The Faceless: Autotheism

The first thought listening to Autotheism, the new and third album from tech death metalers The Faceless, is that the band must have great memories to play the ever shifting rapid fire torrent and maelstrom of sounds and ideas which comprise the songs on the album. It is a perpetually evolving seemingly restless storm of intensity, energy, and imagination. The Faceless has always been unprepared to stick to expectations and push their boundaries but now they have unleashed a whole horde of inventive demons.  The album is schizophrenic that is fair to say but with all aspects and identities in full control of their ingenuity and direction. The Faceless has returned to shock, surprise, intrigue and most of all impress.

With their 2006 debut Akeldama, the band stood apart from other technical death metal bands whilst its successor Planetary Duality two years later, took the band to higher plateaus and respect as they pushed their boundaries far beyond their introduction. Autotheism takes an even bigger leap forward as The Faceless emerges after four years with new rampant progressive and melodic endeavour to their sound. It is still as brutal and corruptive as ever but now is locked in a maniacal storm of progressive enterprise or insanity. Since the last album the band has under gone changes with departures and subsequent new members in the form of vocalist Geoffrey Ficco, guitarist Wes Hauch, and bassist Evan Brewer joining drummer Lyle Cooper and guitarist/vocalist Michael Keene.

Released through Sumerian Records the album immediately grabs attention with the introduction to first track Create, the cinematic and building climactic atmosphere leading into the heart of the song with power and compulsive intrigue. The track is the first part of an overall piece called Autotheist Movement and as it spreads its arms immediately hits with the first surprise. The clean and it has to be said impressive vocals of Keene which heat the air with expressive tones. He is prowled around by the hungry guttural growls of Ficco for a great contrast and union, the music complimenting with a predatory stalking through riffs and energy within a slow burning melodic flame. The track is unexpected bringing a sound which the likes of Tool or Deftones would not turn their nose up at and with an underlying menacing snarl to keep things on an edge. Long time fans of the band will possibly be split on the new directions within the album but already the opener offers even in its relatively straight forward guise something wholly unexpected yet impressive.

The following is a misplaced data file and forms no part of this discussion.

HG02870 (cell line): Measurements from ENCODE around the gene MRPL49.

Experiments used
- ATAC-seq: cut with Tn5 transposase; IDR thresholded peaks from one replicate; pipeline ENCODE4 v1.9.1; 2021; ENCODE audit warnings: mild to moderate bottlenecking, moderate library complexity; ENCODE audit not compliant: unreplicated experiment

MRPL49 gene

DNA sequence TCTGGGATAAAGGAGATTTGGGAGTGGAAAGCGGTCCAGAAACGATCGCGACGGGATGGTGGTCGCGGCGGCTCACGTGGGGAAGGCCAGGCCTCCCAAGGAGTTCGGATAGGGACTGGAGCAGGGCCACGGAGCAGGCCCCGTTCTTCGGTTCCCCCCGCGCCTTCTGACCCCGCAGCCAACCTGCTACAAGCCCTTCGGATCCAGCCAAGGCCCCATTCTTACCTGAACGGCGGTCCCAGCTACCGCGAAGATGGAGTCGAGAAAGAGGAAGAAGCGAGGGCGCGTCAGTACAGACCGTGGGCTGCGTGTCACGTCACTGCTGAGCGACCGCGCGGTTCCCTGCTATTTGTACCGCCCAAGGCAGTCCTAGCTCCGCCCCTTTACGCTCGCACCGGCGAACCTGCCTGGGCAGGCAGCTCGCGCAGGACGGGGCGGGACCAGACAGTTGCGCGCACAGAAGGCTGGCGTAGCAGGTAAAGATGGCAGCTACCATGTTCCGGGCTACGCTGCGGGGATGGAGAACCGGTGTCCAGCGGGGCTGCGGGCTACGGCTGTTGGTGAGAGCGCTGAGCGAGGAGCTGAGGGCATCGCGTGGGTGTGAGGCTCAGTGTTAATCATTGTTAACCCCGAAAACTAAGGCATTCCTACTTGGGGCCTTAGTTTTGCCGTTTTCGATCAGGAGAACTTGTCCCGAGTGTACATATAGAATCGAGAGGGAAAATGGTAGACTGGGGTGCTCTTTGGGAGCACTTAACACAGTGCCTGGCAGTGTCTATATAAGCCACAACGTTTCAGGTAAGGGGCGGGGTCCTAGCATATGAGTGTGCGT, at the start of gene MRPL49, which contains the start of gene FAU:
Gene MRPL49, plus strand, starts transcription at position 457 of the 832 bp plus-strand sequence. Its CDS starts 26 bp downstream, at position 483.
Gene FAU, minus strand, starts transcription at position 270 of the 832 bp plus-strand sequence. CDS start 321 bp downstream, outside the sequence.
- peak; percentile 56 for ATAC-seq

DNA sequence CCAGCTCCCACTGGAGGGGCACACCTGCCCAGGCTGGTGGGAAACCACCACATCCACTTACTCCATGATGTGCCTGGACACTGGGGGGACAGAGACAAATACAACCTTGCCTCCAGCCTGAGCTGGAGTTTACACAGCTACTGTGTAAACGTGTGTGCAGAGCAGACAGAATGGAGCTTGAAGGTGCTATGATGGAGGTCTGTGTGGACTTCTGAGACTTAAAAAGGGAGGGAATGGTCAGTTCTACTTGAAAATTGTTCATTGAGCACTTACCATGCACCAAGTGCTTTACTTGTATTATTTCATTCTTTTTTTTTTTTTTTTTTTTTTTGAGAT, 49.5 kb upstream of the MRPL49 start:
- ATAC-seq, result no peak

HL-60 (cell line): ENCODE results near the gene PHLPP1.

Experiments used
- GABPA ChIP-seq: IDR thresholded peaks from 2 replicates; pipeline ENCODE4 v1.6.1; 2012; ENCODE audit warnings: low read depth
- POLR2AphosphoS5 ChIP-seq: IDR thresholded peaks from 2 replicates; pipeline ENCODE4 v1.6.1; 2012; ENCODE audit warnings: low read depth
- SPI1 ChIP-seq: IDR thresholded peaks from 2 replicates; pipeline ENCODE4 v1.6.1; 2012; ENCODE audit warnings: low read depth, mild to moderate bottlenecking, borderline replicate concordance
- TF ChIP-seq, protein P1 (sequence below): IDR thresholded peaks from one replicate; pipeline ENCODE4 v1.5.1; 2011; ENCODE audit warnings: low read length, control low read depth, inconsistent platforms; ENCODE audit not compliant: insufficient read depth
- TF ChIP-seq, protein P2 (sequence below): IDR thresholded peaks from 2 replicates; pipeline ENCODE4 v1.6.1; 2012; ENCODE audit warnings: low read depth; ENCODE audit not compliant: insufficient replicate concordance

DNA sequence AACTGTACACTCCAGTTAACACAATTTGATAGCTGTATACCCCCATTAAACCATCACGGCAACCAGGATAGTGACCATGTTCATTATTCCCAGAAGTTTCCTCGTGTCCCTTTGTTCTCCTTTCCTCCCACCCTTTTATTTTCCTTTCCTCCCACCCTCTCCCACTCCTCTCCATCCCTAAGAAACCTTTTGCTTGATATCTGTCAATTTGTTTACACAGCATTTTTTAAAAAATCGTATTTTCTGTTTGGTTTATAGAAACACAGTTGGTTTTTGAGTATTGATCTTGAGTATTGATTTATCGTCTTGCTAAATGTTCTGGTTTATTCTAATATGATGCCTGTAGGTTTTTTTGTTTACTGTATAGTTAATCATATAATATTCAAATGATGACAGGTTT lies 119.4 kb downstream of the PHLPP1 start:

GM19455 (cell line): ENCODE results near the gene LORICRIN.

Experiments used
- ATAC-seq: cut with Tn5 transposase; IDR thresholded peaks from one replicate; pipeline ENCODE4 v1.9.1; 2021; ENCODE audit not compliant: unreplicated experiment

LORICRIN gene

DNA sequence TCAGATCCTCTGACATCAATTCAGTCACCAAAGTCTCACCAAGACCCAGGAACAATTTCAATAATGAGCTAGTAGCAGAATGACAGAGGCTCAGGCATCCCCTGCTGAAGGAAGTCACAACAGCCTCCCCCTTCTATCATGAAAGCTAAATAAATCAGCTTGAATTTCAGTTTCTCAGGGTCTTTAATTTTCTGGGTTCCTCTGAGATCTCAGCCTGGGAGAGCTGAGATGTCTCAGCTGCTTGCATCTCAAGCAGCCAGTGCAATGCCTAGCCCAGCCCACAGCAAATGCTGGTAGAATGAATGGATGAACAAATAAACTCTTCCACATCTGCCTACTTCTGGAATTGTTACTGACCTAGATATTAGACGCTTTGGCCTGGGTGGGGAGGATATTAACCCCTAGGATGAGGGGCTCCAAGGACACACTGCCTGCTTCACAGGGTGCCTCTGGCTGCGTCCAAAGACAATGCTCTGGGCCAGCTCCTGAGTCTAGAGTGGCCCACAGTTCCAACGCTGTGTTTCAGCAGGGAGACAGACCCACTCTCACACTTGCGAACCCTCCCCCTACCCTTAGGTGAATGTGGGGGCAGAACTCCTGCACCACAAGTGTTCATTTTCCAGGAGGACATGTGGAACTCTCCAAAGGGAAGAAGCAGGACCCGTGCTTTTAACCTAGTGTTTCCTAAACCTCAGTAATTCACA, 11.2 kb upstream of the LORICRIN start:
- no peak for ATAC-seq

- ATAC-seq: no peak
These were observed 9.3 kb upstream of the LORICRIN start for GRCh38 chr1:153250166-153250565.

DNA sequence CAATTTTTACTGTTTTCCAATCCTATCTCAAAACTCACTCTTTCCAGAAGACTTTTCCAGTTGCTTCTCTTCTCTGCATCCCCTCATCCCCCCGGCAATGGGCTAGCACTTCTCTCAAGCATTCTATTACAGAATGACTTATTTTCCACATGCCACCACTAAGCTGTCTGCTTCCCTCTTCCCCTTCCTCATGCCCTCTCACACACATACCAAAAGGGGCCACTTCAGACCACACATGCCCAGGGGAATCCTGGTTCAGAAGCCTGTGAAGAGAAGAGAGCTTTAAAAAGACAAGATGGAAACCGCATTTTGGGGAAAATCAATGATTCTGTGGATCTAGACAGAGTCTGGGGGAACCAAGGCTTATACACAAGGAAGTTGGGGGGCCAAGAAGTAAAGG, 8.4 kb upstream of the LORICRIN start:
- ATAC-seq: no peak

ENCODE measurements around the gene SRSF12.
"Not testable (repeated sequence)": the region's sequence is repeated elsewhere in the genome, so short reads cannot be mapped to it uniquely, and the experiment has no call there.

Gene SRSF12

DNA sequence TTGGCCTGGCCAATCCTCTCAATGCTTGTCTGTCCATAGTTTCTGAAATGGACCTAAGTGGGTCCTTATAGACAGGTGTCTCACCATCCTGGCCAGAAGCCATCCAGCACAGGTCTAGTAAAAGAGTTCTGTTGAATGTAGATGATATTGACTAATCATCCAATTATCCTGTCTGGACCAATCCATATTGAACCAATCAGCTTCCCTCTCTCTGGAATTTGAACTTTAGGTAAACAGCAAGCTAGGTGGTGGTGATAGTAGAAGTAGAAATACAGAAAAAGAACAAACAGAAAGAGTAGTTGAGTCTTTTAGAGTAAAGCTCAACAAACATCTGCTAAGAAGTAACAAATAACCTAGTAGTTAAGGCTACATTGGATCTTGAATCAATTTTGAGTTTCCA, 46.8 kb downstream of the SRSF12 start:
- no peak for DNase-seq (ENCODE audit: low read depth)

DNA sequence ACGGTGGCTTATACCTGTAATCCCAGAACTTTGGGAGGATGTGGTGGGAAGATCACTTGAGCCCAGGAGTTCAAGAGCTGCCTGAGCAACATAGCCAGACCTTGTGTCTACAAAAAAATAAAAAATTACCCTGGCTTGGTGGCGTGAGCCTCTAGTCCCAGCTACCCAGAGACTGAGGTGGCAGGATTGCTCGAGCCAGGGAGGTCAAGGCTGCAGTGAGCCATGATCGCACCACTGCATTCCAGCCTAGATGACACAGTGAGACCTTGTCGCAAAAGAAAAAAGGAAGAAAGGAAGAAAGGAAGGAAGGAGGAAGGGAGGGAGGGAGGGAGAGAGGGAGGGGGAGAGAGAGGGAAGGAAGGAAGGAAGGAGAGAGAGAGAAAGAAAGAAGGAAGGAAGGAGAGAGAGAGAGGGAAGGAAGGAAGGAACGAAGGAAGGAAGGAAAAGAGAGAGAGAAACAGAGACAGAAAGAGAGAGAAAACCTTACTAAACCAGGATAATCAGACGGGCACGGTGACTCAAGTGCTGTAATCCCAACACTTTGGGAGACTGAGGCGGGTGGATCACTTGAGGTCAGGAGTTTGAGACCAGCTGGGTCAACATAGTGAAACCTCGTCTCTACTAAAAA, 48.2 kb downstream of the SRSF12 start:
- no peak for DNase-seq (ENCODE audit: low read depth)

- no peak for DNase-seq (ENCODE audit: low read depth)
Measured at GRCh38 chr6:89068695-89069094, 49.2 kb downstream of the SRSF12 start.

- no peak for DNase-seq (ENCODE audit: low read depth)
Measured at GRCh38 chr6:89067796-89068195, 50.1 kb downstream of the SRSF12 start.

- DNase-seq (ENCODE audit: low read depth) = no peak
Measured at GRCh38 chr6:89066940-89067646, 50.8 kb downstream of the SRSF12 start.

The track has an abrupt end but before you can think about a breath Emancipate explodes its venomous presence forcibly into the ear. Nightmarish and with a breath dripping hellish ambience the track crawls and festers within black corners and malevolent shadows before fusing in intricate progressive surges and melodic distractions. Once more the bile spewing growls of Ficco swap with the vocals of Keene this time backed by female vocals, they have not so much a duelling companionship but an exchange of extreme whispers. The guitar of Keene leave scorch marks across the sky of the song whilst Hauch blisters flesh with riffs as dehabilitating as the intensity spawn all backed by tight muscular rhythms from Brewer and Cooper.

Autotheist Movement is completed by Deconsecrate, a song which finds the equivalent of Mike Patton in an incestuous barbed bed with 6:33, Textures, and Between the Buried and Me. The track surges through death metal and progressive invention to jazz manipulations and metalcore fingering, the senses a playground for the consistently shifting and twisting imagination at large. The track caresses and serenades, but equally cripples and molests with barbaric force, something the whole album can be accused of and acclaimed for.

The likes of the stunning Accelerated Evolution and The Eidolon Reality, a track which sears itself into the ear with a sonic branding which leaves one breathless, throw further towering and aggressive turmoil upon the senses, majestic and vicious in equal measure and for the fullest satisfaction. As each song confronts more and more deviations of sound and ideas are unleashed to make every visit new and incendiary to the emotions. This vast diversity emerges with one negative aspect; the creativity within songs never allows a breath or real digestion of the immense sounds and invention at large so that no song leaves a clear impression of its shape and body. Yes certain elements stick like the metallic incision and orchestral synth weaves of Ten Billion for example or the melodic dark grace of In Solitude, but in hindsight it is hard to recollect complete individual identities. It is strange as the album is outstanding and every element only inspires full pleasure and satisfaction but within the unbridled tempest it is where everything stays.

    Autotheism is an excellent album which the term technical progressive death metal hardly covers. The Los Angeles based quintet has set a new bar for others to contemplate let alone emulate with an album sure to split views, then again The Faceless are probably used to that.

RingMaster 17/08/2012

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